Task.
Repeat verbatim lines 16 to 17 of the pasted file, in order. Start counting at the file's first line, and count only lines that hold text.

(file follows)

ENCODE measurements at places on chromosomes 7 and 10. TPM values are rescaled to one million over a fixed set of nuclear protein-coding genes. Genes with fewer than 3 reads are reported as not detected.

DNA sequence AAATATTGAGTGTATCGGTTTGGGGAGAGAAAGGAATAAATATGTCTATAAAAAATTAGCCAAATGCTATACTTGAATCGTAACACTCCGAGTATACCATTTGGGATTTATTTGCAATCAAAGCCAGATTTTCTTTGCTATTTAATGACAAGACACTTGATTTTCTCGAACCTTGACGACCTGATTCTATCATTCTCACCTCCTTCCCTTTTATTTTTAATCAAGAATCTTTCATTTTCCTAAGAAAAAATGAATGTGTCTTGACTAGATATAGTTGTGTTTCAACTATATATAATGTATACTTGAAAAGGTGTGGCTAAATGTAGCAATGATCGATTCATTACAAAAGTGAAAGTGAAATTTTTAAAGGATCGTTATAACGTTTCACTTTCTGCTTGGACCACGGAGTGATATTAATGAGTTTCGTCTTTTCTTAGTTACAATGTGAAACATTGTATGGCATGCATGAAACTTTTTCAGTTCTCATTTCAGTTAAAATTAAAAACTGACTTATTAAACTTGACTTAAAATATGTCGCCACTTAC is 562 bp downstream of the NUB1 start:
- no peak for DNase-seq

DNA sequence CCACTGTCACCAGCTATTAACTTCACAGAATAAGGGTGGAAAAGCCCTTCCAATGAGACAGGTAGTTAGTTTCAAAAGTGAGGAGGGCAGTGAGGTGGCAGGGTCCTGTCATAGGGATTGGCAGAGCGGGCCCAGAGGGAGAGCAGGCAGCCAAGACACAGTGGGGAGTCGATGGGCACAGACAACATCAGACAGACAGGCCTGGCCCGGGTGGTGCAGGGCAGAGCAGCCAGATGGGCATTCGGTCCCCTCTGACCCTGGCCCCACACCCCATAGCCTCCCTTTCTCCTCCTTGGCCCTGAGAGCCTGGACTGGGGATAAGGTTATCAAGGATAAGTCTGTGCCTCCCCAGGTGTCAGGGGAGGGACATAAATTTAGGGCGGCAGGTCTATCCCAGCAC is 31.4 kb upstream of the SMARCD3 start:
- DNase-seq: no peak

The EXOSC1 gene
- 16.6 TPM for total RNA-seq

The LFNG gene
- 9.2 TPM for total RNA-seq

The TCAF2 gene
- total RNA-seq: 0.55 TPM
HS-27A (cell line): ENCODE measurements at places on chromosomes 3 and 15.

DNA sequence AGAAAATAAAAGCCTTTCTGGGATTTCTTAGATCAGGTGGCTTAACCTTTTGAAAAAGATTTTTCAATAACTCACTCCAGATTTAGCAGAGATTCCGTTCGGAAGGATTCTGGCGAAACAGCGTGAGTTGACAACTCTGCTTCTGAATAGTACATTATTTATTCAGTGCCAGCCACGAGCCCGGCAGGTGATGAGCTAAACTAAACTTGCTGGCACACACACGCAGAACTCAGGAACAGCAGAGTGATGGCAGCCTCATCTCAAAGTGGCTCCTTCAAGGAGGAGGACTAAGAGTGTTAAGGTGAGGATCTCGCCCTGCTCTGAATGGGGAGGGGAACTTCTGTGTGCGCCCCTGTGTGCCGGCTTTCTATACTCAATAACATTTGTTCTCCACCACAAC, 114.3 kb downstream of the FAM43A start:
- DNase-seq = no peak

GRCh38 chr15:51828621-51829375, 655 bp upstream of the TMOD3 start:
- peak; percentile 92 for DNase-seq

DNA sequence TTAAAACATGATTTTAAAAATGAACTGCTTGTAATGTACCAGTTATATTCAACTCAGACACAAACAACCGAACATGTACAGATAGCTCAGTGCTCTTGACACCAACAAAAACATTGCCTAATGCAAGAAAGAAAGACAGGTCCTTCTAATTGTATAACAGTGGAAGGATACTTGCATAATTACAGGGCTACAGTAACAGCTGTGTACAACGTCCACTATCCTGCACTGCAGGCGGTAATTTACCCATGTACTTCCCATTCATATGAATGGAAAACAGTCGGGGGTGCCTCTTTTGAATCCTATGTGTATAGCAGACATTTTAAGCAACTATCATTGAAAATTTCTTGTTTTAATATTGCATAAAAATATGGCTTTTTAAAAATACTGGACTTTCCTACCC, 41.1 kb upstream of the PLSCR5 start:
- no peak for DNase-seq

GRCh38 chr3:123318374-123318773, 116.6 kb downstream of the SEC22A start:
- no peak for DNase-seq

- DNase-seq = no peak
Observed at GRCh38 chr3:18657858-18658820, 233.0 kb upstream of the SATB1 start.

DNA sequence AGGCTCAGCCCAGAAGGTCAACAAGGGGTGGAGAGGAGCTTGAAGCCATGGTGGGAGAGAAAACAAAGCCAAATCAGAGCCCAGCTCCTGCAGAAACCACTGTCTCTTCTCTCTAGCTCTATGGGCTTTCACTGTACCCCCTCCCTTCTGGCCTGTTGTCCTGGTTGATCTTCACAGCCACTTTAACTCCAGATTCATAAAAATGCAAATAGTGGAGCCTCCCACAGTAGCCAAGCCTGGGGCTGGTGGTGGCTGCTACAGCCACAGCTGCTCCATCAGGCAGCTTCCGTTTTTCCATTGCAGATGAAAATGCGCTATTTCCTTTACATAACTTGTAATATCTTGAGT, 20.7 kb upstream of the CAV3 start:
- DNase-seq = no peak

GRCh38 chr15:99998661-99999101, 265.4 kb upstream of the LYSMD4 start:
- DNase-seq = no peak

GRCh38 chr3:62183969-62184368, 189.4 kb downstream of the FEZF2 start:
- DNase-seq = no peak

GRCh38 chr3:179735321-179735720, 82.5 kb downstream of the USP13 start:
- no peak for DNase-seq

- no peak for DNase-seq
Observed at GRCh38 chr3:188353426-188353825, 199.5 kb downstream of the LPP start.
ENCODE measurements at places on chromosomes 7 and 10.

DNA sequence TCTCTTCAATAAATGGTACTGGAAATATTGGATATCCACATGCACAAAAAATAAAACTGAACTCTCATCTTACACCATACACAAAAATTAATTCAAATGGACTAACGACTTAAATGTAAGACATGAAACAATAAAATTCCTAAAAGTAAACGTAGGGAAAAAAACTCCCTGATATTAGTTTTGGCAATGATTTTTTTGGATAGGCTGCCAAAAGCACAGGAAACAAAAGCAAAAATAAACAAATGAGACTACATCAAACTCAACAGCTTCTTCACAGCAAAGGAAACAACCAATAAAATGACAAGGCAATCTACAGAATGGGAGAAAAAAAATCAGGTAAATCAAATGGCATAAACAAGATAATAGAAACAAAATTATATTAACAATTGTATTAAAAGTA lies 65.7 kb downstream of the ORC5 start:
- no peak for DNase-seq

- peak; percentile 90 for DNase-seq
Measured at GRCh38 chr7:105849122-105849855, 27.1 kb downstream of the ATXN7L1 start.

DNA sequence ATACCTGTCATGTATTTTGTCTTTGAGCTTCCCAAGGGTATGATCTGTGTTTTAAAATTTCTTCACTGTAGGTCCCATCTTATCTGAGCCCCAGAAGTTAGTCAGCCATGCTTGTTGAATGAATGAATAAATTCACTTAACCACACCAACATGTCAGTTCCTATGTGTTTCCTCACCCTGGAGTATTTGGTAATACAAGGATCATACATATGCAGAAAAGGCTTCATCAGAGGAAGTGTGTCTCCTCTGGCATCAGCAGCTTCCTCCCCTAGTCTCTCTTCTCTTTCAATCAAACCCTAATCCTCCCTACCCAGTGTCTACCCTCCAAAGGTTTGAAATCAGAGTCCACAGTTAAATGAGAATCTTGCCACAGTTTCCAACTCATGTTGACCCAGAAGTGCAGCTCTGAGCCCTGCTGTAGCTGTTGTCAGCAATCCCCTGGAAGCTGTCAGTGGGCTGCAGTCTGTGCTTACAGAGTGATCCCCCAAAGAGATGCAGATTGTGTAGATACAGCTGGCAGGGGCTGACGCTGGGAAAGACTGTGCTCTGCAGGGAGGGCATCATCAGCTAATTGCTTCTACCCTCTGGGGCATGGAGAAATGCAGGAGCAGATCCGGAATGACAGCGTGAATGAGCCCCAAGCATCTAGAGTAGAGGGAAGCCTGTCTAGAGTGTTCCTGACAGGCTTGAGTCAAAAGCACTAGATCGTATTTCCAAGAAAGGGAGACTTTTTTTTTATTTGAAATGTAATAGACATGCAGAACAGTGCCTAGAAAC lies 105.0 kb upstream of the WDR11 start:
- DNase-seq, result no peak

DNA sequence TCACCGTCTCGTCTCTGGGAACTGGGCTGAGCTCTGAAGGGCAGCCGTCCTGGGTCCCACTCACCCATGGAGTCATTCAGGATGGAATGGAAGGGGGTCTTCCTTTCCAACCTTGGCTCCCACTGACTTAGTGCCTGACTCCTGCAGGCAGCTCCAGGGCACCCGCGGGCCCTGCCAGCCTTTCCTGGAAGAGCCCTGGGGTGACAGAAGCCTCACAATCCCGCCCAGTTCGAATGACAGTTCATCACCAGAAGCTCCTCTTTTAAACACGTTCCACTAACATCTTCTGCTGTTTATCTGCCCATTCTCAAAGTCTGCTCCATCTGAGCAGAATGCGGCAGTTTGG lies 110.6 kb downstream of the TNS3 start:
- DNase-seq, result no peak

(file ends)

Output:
- peak; percentile 92 for DNase-seq

DNA sequence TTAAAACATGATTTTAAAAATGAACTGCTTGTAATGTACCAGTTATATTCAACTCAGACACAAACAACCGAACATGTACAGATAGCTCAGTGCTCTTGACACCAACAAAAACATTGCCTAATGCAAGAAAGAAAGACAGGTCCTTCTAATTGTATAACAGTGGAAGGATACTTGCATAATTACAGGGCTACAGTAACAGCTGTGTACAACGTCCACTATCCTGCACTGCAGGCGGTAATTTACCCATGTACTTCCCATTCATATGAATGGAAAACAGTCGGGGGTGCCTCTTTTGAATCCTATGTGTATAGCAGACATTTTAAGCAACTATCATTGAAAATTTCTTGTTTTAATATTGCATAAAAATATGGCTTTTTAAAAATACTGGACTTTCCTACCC, 41.1 kb upstream of the PLSCR5 start: